As I suspected you still have your taxation issue very much on the back burner-and the gas is shut off at the main.

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Old 10-21-2011, 11:43 PM   #10
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One of my retirement "jobs" is doing mystery shopper type work for a megacorp that has many lawyers and CPA's on staff. Megacorp has stated in writing that they will cut me off each year before my "earnings" reach an amount that requires a 1099.
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Old 10-22-2011, 08:56 AM   #11
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My Schedule C has never taken me more than ten minutes to prepare, so I don't see it as a big deal.
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Old 10-22-2011, 10:36 AM   #12
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OK, that's interesting. So if I don't get a 1099, I don't have to worry that an IRS computer is going to wonder why I didn't report the $240? IOW, if I don't get a 1099, the IRS doesn't see the amount.
I had a similar situation for a few years working as an usher at athletic events for a nearby state university. Most years I made under $600 and didn't receive a 1099. I always claimed it as income, using Line 21. My concern was that the university would probably be audited at some point and athletic events were one of their income streams. The ushers were one of the expenses against that income and if they decided to check a random sample of ushers to make sure they claimed the income I wanted to be one that claimed and paid taxes on the income.

The penalty for not disclosing income is probably bigger than the tax (15% for me at the time). Most of the other ushers did not claim it and talked about the pay being so nice because it was "tax free".

One year I made over $600 and was issued a 1099. I filled out a Sched C and claimed the mileage as the only expense. Paid income and self employment taxes on the net, so it took a chunk of the proceeds.

This year the university hired the usher staff as employees and will be paying them with payroll that has taxes withheld.

If you decide to go with a Schedule C you can take the amount that you paid to the other two musicians as an expense and just pay taxes on your own income. Pay them by check so you have a record. Assume that the restaurant owner will be taking the $240 paid to you as an expense. If he gets audited your name and SSN will be there in his records.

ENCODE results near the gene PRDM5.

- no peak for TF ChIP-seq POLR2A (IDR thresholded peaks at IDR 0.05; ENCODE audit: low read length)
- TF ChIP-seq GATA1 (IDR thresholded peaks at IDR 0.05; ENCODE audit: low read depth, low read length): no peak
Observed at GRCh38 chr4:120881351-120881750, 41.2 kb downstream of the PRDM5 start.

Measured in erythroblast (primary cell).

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Old 10-22-2011, 10:44 AM   #13
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I find that a Schedule C is really no extra work at all if all you want to do is declare income. TurboTax and other tax programs handle it trivially. I would've said that declaring "hobby income" is more work.

By using a Schedule C, I would think that you would have continuity with the past and the future.
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Old 10-22-2011, 10:52 AM   #14
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By using a Schedule C, I would think that you would have continuity with the past and the future.
Absolutely. And another advantage is that the IRS distinguishes between self-employment income and a hobby by whether you have made a profit in three of the last five years. So the way I understand it, if you don't show at least one dollar of profit in three of the last five years, you lose your option, and you're stuck with the "hobby" label, meaning you can't deduct any expenses at all.
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Old 10-22-2011, 05:59 PM   #15